For most health-conscious shoppers, Bragg Live Food Products means one thing: Apple cider vinegar. Celebrities swear by it, influencers wash their hair with it, and a proliferating array of gummies, capsules, and functional beverages promise its myriad murky benefits while bypassing that pesky vinegar taste.
But ACV isn’t the only vaguely healthy fluid produced by the wellness crusaders at Bragg Live Food Products. There’s also Bragg Liquid Aminos, ACV’s salty, savory sibling. Liquid aminos sound like something you’d find on a lab shelf, but they’re actually part of a long lineage of sauces—including fish sauce and soy sauce—that capitalize on the breakdown of protein to make food more savory.
In our nutrition-obsessed world, liquid aminos are also touted as somehow better for you than traditional soy sauce. Fitness blogs claim amino acids can help you build muscle, avoid preservative or gluten “triggers” in soy sauce that cause inflammation, and even improve exercise performance and recovery. That certainly sounds appealing. But what are liquid aminos, and how did they earn a permanent spot on the grocery store condiment shelf among countless other salty condiments?
What are liquid aminos?
Although there are some important differences, you can think of Bragg Liquid Aminos, and any other brands of liquid aminos made from soybeans, as a kind of soy sauce. According to author William Shurtleff and Akiko Aoyagi’s encyclopedic survey of soy sauces, History of Soy Sauce (160 CE to 2012), liquid aminos are made by soaking soybeans in hydrochloric acid until the protein in the beans breaks down into its constituent amino acids, a process called acid hydrolysis. That denaturing process takes just one to three days—much faster than the process used to make soy sauces, which starts by mixing soybeans and wheat together, inoculating them with aspergillus (a type of mold) to make koji, and then fermenting the koji in salty water, which can take up to six months from start to finish.
That shorter manufacturing process of soy-based liquid aminos results in a strongly savory, umami-rich sauce, without any of the gluten or alcohol that soy sauce has (traditionally fermented soy sauces contain between one and three percent alcohol, which is created as a byproduct of fermentation). Coconut aminos, another popular alternative to soy sauce, are made by fermenting coconut palm flower nectar and salt, plus (sometimes) other ingredients. Bragg Coconut Aminos contains ACV, for instance, while other brands might add ingredients like garlic, coconut sugar, or herbs.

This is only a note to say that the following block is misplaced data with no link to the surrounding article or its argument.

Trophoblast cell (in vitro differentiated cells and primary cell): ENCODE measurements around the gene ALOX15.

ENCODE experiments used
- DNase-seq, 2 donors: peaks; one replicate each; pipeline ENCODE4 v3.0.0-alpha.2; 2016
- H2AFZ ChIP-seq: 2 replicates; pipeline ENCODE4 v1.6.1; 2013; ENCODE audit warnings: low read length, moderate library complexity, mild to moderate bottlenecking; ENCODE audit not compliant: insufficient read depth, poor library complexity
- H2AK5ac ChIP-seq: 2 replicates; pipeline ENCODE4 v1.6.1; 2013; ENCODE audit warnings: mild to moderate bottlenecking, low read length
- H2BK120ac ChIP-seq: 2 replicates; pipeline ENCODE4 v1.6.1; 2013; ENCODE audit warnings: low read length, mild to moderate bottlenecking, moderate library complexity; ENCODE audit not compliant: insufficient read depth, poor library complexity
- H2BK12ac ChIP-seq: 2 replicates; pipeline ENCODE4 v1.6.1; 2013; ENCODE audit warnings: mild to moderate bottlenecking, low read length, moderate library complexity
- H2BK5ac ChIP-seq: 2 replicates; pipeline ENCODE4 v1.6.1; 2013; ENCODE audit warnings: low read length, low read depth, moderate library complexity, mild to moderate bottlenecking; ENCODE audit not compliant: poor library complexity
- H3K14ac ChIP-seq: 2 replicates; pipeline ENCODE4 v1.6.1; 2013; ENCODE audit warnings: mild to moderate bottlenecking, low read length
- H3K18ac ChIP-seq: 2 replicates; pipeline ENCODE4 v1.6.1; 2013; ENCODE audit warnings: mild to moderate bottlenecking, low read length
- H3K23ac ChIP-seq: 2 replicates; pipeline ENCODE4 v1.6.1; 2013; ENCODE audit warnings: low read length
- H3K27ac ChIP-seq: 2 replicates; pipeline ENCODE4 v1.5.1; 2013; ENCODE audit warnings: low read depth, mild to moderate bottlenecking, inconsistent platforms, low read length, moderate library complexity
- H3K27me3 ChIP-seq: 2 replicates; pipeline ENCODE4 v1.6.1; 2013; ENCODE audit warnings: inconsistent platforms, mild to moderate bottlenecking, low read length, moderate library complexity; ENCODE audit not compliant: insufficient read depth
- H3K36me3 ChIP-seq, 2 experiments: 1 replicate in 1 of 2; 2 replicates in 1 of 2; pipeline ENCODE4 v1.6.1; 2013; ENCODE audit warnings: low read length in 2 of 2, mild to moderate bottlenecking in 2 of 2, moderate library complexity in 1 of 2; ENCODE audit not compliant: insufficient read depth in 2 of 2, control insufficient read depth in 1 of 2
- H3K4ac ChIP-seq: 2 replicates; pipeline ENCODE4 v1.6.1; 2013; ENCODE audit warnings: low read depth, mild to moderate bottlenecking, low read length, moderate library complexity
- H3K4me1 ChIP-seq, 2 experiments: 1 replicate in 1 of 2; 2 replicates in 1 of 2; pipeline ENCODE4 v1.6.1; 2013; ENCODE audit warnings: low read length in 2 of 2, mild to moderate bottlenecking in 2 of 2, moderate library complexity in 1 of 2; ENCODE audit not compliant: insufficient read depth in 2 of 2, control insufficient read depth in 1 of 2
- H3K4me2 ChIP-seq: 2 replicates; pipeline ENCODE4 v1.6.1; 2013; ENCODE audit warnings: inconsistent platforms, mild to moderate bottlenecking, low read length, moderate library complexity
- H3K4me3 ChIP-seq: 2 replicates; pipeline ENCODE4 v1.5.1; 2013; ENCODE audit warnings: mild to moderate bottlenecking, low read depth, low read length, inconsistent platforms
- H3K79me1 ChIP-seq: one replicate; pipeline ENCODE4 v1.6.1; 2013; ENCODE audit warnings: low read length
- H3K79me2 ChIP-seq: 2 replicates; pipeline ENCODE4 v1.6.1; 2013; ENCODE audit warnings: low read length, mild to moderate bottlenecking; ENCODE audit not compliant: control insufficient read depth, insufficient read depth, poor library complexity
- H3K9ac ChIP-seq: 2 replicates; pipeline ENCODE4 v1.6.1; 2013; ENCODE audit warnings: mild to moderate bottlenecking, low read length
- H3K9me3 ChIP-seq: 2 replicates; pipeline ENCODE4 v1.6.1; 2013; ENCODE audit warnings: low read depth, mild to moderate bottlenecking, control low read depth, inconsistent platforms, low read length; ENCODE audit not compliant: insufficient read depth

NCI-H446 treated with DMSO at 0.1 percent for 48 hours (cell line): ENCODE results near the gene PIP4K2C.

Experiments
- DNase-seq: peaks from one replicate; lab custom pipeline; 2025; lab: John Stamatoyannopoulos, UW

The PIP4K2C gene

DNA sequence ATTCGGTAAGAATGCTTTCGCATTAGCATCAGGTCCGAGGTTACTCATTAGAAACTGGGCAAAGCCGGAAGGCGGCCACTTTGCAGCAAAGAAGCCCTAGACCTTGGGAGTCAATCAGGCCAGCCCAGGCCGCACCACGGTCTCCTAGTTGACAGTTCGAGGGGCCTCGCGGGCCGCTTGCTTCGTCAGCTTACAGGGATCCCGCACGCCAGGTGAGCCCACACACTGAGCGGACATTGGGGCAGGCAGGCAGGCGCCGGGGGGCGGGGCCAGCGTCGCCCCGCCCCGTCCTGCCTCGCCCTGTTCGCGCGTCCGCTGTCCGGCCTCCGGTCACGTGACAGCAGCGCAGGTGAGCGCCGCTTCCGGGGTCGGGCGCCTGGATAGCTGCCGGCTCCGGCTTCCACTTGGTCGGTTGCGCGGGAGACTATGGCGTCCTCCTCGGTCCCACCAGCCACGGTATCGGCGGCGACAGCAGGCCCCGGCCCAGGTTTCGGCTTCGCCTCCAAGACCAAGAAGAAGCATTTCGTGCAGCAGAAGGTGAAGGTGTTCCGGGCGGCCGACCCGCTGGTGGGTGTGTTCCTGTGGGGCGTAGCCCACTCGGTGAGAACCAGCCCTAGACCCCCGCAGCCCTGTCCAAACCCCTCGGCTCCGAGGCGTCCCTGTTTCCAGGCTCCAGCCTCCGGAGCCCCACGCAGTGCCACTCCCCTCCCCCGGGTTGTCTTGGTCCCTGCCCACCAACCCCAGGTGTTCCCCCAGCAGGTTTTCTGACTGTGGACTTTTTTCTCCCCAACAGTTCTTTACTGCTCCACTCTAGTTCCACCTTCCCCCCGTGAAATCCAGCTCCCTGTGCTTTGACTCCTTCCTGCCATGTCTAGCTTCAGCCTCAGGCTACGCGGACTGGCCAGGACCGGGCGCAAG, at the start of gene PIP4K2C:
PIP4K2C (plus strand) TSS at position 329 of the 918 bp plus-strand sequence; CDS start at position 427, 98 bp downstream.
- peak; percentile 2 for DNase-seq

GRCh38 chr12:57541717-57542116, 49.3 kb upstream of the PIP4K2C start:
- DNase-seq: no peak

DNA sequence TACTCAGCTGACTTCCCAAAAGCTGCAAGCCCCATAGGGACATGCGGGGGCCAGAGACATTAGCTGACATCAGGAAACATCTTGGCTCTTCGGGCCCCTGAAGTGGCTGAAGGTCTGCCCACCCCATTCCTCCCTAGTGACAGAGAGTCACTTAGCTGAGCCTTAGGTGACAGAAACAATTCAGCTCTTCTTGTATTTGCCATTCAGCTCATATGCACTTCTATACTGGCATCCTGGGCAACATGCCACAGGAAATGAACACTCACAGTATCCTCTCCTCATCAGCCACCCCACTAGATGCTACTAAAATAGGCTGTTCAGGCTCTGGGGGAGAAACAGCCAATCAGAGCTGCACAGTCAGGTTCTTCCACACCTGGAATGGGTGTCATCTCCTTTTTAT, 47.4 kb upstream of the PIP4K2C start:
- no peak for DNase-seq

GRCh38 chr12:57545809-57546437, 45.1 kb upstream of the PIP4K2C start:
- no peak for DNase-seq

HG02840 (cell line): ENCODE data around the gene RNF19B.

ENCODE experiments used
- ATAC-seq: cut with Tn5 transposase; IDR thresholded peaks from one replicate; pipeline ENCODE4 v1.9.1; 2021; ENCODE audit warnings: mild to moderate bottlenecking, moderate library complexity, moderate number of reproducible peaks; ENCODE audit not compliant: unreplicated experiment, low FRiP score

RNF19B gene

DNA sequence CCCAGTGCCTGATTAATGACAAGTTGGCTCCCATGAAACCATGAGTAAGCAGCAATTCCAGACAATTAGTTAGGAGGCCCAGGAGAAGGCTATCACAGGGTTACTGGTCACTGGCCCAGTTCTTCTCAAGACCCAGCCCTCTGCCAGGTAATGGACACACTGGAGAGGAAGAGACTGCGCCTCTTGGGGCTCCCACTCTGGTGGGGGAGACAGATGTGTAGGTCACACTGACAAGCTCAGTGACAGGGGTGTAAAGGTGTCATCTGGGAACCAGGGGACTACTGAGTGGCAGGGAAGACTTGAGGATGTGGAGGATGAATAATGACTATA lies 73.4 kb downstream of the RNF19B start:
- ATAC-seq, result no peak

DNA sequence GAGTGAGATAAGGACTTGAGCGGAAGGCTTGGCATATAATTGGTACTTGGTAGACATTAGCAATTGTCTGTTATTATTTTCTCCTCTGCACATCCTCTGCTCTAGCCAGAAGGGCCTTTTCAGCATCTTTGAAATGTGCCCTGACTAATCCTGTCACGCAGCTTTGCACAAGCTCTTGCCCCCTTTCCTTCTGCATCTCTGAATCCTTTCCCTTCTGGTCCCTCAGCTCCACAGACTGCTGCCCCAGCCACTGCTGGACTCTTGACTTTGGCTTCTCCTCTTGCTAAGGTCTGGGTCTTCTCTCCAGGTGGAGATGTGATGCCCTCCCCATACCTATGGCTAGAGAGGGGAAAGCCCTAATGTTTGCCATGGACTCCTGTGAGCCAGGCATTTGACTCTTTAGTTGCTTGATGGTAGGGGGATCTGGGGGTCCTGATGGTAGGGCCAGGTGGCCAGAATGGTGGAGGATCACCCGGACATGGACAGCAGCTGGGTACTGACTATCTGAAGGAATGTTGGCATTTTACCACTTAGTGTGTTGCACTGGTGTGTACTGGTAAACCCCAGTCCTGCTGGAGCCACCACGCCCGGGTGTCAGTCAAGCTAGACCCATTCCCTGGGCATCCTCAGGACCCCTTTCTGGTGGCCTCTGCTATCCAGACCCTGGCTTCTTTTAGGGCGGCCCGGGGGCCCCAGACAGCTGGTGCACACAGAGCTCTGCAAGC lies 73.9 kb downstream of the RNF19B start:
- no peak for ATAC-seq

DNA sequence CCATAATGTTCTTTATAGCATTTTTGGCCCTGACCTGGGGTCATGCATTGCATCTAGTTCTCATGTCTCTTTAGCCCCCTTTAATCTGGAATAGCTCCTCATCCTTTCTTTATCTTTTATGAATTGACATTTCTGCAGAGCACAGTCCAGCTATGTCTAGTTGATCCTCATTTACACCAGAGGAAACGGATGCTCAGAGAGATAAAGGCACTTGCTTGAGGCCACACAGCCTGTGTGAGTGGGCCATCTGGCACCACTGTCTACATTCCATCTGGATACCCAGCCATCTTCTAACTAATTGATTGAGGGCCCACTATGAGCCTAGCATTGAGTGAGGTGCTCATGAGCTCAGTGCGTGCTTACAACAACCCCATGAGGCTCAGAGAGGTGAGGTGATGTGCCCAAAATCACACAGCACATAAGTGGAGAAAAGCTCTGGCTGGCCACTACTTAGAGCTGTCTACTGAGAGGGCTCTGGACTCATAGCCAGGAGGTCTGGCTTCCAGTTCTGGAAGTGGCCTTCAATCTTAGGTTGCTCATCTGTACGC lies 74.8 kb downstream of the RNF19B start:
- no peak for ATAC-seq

I keep saying “traditionally fermented soy sauce” because some inexpensive soy sauces are also made using acid hydrolysis, just like BLAs (Maggi Seasoning is made from wheat using a similar method). There are concerns that the method creates a compound called 3-monochloropropane diol (3-MCPD), also found in other oil-containing processed foods, including infant formula and French fries. It’s a suspected carcinogen that might affect the kidneys and male reproductive system. Studies conducted on rats and mice yielded results convincing enough to prompt the FDA to issue a series of publications on how to minimize the development of 3-MCPD in foods. Bragg Live Foods has apparently tested for 3-MCPD in its liquid aminos and found them to be below acceptable US limits, but my requests for an interview were declined.
Consumers sometimes think Bragg Liquid Aminos is less salty than soy sauce, a statement that is technically true but only by the tiniest of margins. A distracted shopper comparing nutrition facts between Kikkoman Soy Sauce and Bragg Liquid Aminos might perceive a stark difference—960mg of sodium per serving in Kikkoman and 310mg for Bragg Liquid Aminos—but that’s comparing one tablespoon of soy sauce to one teaspoon of aminos. Equalize the volume, and the difference virtually disappears. Coconut aminos, however, usually are significantly lower in sodium than soy sauce.
How liquid aminos splashed onto the scene
Paul Bragg, a former PE teacher, athlete, entrepreneur, author, and health promoter born in 1895, was the founder of Bragg Live Food Products. The podcast Maintenance Phase does an excellent deep dive into his strange, falsehood-filled world, including how Bragg portrayed himself as a “life extension specialist” by just claiming to be almost 15 years older than he actually was throughout the entire course of his career. It turns out it’s very easy to convince others that your 50-year-old body is an “ageless, tireless, pain-free citadel of glowing, super health” when you’re actually 36.